Mozart: The Prussian Quartets

Emerson String Quartet

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Mozart: The Prussian Quartets Review

by James Manheim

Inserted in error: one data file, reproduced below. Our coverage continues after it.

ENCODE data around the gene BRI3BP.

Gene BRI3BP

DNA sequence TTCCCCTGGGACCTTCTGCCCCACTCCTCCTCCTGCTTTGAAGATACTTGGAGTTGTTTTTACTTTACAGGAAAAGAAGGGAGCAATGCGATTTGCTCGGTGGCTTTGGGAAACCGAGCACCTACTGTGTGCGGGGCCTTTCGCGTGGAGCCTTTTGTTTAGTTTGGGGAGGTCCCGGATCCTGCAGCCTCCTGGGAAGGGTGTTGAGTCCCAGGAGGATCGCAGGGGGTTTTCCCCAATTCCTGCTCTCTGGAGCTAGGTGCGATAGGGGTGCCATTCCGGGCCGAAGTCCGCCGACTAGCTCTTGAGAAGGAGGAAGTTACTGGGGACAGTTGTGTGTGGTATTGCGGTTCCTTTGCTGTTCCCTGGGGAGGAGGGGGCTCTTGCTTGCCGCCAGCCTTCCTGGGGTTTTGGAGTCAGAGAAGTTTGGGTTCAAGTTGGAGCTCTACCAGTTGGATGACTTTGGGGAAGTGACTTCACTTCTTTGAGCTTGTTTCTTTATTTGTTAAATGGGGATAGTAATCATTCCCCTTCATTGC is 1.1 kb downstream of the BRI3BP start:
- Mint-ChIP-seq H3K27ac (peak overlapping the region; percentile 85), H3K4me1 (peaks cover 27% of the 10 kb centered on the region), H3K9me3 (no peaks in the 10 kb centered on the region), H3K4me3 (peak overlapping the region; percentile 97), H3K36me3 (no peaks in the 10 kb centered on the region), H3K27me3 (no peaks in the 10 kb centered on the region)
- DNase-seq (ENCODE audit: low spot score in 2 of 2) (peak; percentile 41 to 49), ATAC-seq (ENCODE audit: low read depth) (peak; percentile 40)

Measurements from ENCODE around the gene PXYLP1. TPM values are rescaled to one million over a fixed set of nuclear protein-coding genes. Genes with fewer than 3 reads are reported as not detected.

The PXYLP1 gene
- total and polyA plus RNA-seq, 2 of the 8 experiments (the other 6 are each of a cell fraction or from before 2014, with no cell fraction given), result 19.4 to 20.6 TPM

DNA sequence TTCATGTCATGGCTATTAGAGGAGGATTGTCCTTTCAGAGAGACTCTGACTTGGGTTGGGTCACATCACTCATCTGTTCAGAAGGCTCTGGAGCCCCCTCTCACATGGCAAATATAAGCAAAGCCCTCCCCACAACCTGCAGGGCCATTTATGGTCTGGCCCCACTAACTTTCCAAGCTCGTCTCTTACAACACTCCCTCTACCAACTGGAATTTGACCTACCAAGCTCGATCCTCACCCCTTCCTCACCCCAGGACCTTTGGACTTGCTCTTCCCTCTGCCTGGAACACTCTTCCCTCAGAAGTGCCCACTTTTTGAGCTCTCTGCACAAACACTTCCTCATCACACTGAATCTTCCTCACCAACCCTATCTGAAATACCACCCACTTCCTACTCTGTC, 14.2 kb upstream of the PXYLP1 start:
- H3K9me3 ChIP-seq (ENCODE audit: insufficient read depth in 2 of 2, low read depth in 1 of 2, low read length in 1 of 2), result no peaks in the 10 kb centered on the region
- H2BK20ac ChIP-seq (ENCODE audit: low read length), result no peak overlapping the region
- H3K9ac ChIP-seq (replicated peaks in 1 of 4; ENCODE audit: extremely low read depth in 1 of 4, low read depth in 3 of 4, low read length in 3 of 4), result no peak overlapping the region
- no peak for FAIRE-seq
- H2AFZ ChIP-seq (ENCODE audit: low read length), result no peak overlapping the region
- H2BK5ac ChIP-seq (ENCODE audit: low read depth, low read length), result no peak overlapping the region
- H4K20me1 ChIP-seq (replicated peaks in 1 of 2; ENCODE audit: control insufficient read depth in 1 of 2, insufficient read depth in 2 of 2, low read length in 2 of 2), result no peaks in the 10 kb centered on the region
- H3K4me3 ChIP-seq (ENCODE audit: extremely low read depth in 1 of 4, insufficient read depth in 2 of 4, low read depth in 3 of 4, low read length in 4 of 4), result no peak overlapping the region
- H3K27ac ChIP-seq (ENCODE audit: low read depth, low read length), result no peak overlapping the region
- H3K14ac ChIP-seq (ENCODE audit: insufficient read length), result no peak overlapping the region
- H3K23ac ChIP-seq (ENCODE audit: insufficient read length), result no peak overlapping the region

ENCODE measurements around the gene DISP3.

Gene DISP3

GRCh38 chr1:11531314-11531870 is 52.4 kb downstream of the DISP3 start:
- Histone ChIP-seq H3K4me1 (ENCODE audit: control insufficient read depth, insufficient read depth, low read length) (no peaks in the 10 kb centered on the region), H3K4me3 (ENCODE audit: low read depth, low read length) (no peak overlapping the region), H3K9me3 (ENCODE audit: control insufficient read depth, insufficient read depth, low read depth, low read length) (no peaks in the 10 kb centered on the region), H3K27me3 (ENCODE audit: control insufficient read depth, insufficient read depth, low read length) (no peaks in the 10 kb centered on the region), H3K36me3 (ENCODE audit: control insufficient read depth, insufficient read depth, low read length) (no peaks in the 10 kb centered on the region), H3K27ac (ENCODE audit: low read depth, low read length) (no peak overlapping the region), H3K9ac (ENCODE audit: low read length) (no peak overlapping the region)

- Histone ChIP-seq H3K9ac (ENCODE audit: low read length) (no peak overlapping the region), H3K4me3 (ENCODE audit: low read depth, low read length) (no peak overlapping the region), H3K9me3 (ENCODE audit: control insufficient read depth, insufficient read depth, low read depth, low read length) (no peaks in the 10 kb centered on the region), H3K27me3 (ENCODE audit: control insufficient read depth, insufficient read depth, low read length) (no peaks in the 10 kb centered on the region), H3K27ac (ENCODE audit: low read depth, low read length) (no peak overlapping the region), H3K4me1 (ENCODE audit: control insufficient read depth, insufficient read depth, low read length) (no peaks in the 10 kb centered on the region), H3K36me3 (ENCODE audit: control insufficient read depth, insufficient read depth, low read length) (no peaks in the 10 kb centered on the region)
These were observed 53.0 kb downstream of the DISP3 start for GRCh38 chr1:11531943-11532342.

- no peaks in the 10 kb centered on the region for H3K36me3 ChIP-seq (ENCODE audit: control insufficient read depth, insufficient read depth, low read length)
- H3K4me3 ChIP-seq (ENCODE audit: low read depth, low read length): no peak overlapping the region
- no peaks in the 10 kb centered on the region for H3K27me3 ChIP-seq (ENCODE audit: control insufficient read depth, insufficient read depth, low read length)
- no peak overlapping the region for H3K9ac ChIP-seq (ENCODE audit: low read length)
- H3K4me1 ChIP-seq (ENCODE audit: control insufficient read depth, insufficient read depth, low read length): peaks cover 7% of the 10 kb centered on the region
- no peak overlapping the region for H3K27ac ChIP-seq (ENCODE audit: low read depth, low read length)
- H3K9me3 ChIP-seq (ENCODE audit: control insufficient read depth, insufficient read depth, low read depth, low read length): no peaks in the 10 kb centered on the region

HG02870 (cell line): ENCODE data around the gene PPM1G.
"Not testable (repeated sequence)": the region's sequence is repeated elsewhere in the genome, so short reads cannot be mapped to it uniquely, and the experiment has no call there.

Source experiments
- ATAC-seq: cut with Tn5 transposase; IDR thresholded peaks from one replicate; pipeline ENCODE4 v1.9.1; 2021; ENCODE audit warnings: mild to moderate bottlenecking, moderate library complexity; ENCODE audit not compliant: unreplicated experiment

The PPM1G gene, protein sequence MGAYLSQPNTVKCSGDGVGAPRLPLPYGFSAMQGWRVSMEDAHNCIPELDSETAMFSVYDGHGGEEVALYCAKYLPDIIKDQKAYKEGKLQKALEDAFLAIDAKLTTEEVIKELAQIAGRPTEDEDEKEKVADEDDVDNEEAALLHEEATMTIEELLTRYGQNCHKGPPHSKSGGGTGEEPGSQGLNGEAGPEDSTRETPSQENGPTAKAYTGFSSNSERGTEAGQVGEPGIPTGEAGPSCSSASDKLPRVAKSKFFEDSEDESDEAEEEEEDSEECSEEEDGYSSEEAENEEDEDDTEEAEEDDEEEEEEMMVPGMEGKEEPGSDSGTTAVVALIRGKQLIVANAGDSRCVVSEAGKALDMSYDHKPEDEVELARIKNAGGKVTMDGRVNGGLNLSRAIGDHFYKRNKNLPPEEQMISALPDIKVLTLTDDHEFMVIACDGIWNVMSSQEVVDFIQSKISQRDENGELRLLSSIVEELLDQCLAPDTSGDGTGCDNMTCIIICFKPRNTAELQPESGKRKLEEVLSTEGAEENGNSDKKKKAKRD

The three string quartets on this album, Mozart's swan songs in the genre, have been recorded many times, but this version ranks near the very top of the collection. Start with the recorded sound, for which Sony chose the unheralded LeFrak Hall at Queens College in New York. It's a superb example of chamber music engineering, with the instruments miked in such a way that the listener hears them coming from slightly different directions, just one would in a live concert at which one was seated 10 or 15 feet away. That in turn highlights the remarkable balance and ensemble of the Emerson Quartet, which is displayed beautifully in these quartets. The "Prussian" designation comes from the original commissioner, King Friedrich Wilhelm II of Berlin, who employed a top cellist at court and wanted quartets that would show off his abilities. Mozart complied with a group of works (only three of the requested six were completed) that use an active cello part to achieve the dense contrapuntal textures characteristic of the music of the last few years of Mozart's life. The Emerson Quartet gives a very fine, sensitive account in which the effects of this feature on the overall texture are quite subtly conveyed. The tempos are quick, and the group generally favors emotional intensity over formal balance (hear for example the grinding cello half-steps in the Trio of the Minuet of the String Quartet in F major, K. 590, and the rather magical resolution of this passage to a conventional Classical cadence). But the musicians maintain perfect control. It's a very exciting performance throughout, with an engineering team fully on board with the musicians' aims, and Mozart doesn't get any better than this.

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